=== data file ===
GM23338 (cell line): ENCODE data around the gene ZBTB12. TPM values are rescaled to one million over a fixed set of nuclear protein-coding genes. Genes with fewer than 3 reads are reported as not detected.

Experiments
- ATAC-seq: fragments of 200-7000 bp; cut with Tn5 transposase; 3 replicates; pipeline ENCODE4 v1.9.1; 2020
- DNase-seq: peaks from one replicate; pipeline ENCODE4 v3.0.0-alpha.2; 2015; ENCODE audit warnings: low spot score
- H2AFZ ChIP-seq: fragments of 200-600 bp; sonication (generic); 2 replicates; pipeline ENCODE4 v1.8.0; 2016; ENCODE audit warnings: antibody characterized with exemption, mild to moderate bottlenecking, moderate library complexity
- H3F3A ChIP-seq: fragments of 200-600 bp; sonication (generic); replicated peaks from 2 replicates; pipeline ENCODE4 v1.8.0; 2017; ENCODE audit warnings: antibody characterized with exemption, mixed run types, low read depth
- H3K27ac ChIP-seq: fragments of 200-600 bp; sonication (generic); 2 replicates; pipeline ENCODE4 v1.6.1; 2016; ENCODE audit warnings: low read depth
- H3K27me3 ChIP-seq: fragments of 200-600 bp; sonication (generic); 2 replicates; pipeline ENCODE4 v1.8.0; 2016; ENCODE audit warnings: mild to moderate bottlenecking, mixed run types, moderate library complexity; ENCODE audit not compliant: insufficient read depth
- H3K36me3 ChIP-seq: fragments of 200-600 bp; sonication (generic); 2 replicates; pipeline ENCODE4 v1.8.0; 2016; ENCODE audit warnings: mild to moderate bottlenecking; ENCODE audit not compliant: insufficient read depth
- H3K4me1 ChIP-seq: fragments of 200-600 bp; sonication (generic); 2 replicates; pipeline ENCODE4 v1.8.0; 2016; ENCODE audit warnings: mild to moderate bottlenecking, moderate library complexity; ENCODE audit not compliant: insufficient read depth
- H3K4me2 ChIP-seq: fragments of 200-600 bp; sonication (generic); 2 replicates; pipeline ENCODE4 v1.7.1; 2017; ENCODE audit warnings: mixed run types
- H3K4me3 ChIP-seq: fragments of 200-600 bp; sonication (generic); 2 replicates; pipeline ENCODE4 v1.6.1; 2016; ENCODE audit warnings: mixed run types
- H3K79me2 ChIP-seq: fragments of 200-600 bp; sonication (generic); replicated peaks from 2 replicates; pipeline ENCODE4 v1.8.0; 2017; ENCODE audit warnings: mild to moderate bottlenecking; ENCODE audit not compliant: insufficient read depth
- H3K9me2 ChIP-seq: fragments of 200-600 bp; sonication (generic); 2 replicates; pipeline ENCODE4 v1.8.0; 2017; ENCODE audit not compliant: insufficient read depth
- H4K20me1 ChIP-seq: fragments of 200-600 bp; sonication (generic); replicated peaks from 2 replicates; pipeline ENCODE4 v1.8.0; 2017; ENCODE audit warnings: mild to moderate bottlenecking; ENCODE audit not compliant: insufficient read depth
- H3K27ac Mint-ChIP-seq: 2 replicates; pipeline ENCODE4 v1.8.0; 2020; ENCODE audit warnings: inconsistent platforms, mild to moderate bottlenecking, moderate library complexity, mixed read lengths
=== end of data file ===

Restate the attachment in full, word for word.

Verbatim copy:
GM23338 (cell line): ENCODE data around the gene ZBTB12. TPM values are rescaled to one million over a fixed set of nuclear protein-coding genes. Genes with fewer than 3 reads are reported as not detected.

Experiments
- ATAC-seq: fragments of 200-7000 bp; cut with Tn5 transposase; 3 replicates; pipeline ENCODE4 v1.9.1; 2020
- DNase-seq: peaks from one replicate; pipeline ENCODE4 v3.0.0-alpha.2; 2015; ENCODE audit warnings: low spot score
- H2AFZ ChIP-seq: fragments of 200-600 bp; sonication (generic); 2 replicates; pipeline ENCODE4 v1.8.0; 2016; ENCODE audit warnings: antibody characterized with exemption, mild to moderate bottlenecking, moderate library complexity
- H3F3A ChIP-seq: fragments of 200-600 bp; sonication (generic); replicated peaks from 2 replicates; pipeline ENCODE4 v1.8.0; 2017; ENCODE audit warnings: antibody characterized with exemption, mixed run types, low read depth
- H3K27ac ChIP-seq: fragments of 200-600 bp; sonication (generic); 2 replicates; pipeline ENCODE4 v1.6.1; 2016; ENCODE audit warnings: low read depth
- H3K27me3 ChIP-seq: fragments of 200-600 bp; sonication (generic); 2 replicates; pipeline ENCODE4 v1.8.0; 2016; ENCODE audit warnings: mild to moderate bottlenecking, mixed run types, moderate library complexity; ENCODE audit not compliant: insufficient read depth
- H3K36me3 ChIP-seq: fragments of 200-600 bp; sonication (generic); 2 replicates; pipeline ENCODE4 v1.8.0; 2016; ENCODE audit warnings: mild to moderate bottlenecking; ENCODE audit not compliant: insufficient read depth
- H3K4me1 ChIP-seq: fragments of 200-600 bp; sonication (generic); 2 replicates; pipeline ENCODE4 v1.8.0; 2016; ENCODE audit warnings: mild to moderate bottlenecking, moderate library complexity; ENCODE audit not compliant: insufficient read depth
- H3K4me2 ChIP-seq: fragments of 200-600 bp; sonication (generic); 2 replicates; pipeline ENCODE4 v1.7.1; 2017; ENCODE audit warnings: mixed run types
- H3K4me3 ChIP-seq: fragments of 200-600 bp; sonication (generic); 2 replicates; pipeline ENCODE4 v1.6.1; 2016; ENCODE audit warnings: mixed run types
- H3K79me2 ChIP-seq: fragments of 200-600 bp; sonication (generic); replicated peaks from 2 replicates; pipeline ENCODE4 v1.8.0; 2017; ENCODE audit warnings: mild to moderate bottlenecking; ENCODE audit not compliant: insufficient read depth
- H3K9me2 ChIP-seq: fragments of 200-600 bp; sonication (generic); 2 replicates; pipeline ENCODE4 v1.8.0; 2017; ENCODE audit not compliant: insufficient read depth
- H4K20me1 ChIP-seq: fragments of 200-600 bp; sonication (generic); replicated peaks from 2 replicates; pipeline ENCODE4 v1.8.0; 2017; ENCODE audit warnings: mild to moderate bottlenecking; ENCODE audit not compliant: insufficient read depth
- H3K27ac Mint-ChIP-seq: 2 replicates; pipeline ENCODE4 v1.8.0; 2020; ENCODE audit warnings: inconsistent platforms, mild to moderate bottlenecking, moderate library complexity, mixed read lengths